Understanding China’s Global Power

The Global China Initiative at Boston University’s Global Development Policy Center (GDP Center) introduces a new interactive dataset that tracks Chinese overseas finance in the electric power sector. Based on data compiled from GDP Center projects, the China’s Global Power Database (CGP) tracks and displays the capacity, technology, local and national location, and projected carbon emissions of power plants financed through China’s two global policy banks and foreign direct investment (Gallagher et al, 2018; Li et al, 2020; Chen et al, 2020).

Between 2000 and 2018, Chinese companies and policy banks have invested in 777 power plants overseas at 186.5GW of generation capacity across 83 countries in the world. Of this, 106.2GW is already online, with the remainder planned into the future.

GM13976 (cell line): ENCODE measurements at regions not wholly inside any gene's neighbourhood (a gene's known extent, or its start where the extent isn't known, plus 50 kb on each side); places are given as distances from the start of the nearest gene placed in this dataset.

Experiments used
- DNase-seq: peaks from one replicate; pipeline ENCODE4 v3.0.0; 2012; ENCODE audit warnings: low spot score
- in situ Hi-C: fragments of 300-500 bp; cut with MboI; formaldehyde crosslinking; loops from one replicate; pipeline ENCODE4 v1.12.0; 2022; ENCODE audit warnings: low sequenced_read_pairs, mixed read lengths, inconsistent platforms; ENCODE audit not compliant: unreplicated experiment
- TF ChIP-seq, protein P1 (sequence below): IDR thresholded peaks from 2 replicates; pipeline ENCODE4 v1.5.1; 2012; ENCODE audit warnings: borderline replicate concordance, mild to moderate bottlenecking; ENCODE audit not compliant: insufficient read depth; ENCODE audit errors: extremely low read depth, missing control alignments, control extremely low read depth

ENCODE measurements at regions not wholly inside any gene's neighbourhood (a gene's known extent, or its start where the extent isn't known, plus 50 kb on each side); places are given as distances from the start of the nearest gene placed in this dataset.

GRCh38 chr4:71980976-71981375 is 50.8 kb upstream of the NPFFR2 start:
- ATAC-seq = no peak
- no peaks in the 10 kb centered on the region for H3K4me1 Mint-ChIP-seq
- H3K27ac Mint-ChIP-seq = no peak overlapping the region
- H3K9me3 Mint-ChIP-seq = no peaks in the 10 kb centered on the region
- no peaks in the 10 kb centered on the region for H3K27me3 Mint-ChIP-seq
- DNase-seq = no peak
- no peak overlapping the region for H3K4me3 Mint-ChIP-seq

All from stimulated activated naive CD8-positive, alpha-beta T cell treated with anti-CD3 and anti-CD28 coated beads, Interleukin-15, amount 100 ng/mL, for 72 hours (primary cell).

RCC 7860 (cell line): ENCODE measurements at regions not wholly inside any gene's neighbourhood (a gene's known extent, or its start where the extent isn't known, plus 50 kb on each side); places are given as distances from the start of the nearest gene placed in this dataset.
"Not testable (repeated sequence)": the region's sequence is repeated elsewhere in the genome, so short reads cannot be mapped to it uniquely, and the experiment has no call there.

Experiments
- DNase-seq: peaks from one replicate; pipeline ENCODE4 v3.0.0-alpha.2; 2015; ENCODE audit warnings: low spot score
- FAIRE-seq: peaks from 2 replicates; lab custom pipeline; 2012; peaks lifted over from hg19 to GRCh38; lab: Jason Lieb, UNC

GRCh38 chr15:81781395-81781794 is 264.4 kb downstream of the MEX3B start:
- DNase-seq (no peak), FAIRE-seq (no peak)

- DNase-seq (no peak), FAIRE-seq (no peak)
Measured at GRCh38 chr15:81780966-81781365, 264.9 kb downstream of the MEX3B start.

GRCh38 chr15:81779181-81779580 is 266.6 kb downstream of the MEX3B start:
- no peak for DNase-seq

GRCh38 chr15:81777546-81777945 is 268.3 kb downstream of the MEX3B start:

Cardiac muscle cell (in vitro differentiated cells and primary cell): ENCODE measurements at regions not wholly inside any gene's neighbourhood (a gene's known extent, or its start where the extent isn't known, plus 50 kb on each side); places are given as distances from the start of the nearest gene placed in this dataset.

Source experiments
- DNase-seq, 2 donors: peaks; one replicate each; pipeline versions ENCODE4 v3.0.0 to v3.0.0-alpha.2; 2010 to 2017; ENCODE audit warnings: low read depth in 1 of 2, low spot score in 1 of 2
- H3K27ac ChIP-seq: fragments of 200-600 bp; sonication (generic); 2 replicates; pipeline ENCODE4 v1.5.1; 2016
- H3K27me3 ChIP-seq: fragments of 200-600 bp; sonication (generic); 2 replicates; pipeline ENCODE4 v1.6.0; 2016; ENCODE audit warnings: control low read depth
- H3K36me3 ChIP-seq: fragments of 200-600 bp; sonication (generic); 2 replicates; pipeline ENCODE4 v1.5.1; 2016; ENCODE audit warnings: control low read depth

Forty percent of China’s overseas power plant capacity is in the form of coal-fired power plants; 27 percent is hydroelectric and other renewable energy only accounted for 11 percent of the total capacity. The CGP shows that China’s fossil fuel power plants are currently leading to approximately 314 million tons (Mt) of CO2 emissions per year, which is about 3.5 percent of the annual CO2 emission from the global power sector outside of China. Assuming no retirement by 2030, accumulative CO2 emission from 2018 onward from these fossil fuel power plants will reach approximately 5.9 Gigaton (Gt), which would consume 1.3 percent of the global carbon budget for a 66 percent chance of limiting global warming to 1.5 degrees Celsius (Rogelj, J. et al., 2018), according to the Intergovernmental Panel on Climate Change (IPCC) Special Report. This policy brief outlines the methodology deployed to produce these data, discusses frequently asked questions about how the database can be used, and outlines the major trends revealed to date.

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